Consider that Warren Buffett, the most successful investor of all time, is currently sitting on a cash pile of more than $100 billion. Buffett has infinite patience. He will not put any of his money into an investment unless he thinks it’s a good deal and fair price. In fact, when stocks were at record highs a few weeks ago, Buffett said that there were many companies he’d like to buy into but he felt their share prices were too high. Rather than invest, he said he would continue to sit on his cash pile and look for bargains. This is a lesson all investors should heed.

Making Too Many Trades

Constant trading is costly for investors. Many brokerages earn money on the commissions they charge for making trades. Buying or selling one single share of a company can cost as much as $5 or more. Buying or selling thousands of shares can cost hundreds of dollars. You would think that these commission fees would cause investors to think strategically about the trades they make. However, logic often seems to go out the window when stock markets are plunging around the world.

Many investors make dozens of trades at a time – selling partial positions in some stocks, dumping entire positions in others, and buying into stocks when they think they see bargains. The result is hundreds, sometimes thousands of dollars, on brokerage commissions from all their trading. Any profits realized have probably been eaten up by commissions and fees.

This is a mistake and one that investors often come to regret. Containing your emotions, being aware of the commissions and fees charged by the brokerage you use, and making strategic trade decisions is the best approach.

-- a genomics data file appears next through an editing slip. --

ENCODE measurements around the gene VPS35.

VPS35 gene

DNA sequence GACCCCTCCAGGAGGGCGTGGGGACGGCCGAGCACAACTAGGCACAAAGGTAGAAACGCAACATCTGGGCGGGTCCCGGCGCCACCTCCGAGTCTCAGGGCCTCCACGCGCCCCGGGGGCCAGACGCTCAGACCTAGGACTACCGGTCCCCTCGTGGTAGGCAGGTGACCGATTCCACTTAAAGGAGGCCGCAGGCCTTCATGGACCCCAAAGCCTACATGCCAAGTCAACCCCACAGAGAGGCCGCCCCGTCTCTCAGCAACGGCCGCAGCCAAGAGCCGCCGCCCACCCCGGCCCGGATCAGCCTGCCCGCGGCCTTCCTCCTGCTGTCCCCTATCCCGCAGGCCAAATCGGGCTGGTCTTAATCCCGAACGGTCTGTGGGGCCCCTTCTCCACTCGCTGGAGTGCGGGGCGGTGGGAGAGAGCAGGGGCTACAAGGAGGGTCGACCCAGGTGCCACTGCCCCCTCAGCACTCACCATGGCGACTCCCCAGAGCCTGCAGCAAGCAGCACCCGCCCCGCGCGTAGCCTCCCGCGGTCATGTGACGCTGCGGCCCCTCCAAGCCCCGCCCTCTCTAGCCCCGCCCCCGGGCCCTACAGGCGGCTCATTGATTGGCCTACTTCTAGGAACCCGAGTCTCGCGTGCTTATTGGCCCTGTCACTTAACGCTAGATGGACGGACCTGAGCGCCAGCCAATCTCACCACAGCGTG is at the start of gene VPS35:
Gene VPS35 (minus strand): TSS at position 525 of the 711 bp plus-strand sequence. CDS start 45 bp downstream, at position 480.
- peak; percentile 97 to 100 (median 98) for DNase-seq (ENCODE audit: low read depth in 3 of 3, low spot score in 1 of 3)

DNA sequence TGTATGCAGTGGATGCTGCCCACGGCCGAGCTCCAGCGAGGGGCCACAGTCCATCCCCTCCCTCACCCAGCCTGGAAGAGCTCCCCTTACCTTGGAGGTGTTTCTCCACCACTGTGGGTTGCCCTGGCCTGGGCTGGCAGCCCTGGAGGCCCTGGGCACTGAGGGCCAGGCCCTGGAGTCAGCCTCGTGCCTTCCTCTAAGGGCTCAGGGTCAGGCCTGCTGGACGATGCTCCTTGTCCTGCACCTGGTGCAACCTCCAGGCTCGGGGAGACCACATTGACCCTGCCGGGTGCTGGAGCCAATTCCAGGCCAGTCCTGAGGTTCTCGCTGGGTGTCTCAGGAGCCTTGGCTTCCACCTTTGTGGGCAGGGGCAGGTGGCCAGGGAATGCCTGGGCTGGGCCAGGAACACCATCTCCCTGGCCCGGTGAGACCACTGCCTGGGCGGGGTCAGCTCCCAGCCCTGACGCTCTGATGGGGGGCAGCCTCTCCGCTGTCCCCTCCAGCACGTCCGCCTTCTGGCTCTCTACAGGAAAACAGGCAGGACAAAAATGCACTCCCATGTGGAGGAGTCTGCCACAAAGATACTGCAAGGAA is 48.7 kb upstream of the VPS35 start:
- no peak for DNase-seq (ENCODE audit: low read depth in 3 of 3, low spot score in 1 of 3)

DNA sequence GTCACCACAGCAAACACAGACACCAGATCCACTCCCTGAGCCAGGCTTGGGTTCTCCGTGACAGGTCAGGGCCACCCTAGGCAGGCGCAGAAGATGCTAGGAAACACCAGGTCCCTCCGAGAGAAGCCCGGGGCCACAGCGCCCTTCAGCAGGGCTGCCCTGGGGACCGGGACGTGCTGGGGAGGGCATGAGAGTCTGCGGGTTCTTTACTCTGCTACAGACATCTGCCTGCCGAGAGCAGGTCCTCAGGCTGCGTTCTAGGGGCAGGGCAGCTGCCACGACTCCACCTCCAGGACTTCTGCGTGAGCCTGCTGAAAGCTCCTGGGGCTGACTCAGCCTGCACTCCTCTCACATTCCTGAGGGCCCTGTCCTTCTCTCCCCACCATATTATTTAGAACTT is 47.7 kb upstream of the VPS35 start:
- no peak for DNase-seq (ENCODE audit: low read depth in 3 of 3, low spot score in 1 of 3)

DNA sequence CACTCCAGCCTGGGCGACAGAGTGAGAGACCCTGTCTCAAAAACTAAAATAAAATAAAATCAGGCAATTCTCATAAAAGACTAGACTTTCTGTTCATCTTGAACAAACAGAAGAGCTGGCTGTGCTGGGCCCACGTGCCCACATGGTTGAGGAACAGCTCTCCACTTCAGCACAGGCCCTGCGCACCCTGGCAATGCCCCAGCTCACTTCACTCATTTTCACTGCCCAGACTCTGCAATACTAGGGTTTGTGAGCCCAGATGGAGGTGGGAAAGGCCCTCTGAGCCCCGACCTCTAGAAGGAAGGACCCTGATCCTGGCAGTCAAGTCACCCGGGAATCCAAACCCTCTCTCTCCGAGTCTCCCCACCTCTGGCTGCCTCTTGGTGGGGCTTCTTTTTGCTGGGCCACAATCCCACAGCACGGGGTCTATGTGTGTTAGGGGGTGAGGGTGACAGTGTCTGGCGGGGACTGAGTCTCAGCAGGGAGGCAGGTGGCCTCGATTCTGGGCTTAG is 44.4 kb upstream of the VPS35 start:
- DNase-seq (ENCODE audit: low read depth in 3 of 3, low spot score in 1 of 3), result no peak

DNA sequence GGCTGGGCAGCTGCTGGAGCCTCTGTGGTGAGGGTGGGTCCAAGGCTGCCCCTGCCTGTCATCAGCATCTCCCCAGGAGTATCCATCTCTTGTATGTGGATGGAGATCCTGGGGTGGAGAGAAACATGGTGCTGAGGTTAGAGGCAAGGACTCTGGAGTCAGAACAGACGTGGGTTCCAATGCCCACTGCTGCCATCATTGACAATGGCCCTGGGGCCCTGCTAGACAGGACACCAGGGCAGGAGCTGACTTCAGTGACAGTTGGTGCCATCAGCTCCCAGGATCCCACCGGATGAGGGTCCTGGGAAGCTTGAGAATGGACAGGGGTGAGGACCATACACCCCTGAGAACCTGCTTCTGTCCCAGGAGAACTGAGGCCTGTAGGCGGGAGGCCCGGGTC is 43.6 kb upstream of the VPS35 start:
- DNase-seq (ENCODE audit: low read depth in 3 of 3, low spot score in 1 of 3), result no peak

Forgetting Your Time Horizon

Bear markets come and go. Stock market corrections occur and crashes happen. Historically, the S&P 500 Index, which tracks the 500 largest companies in the U.S. by market capitalization, has a down year 25% of the time and an up year 75% of the time. You can’t expect that you’ll be in a bull market all the time.

The important thing to remember is your investing time horizon. If you’re investing for retirement, is your time horizon five years, 10 years, 15 years, or longer? The longer your time horizon, the less you should worry about the ups and downs of global stock markets. They have time to recover from any downswings.

Turning to Buffett again, he often says investors should do nothing when the stock market plunges. Instead, he advises you to buy stocks in companies you understand and trust. Purchases your shares at a fair price, and then forget about them. Buffett famously said, “If you aren’t thinking about owning a stock for 10 years, don’t even think about owning it for 10 minutes.” He also said, “Our favourite holding period is forever.”

The point is that you shouldn’t feel obligated to do anything when markets take a downturn. You can simply hold onto your investments and wait for markets to rebound. Over a long enough time frame, the market has always rebounded and come back stronger. So unless you’re planning to retire in six months — in which case your investments should already be in more stable vehicles — don’t panic.

Man Watching Blue and Red Stock Chart


Devon Taylor

Managing Editor

Devon is an experienced writer and a father of three young children. He's simultaneously trying to build college funds and plan for an eventual retirement. He's been in online publishing since 2013 and has a degree from the University of Guelph. In his free time, he loves fanatically following the Blue Jays and Toronto FC, camping with his family, and playing video games.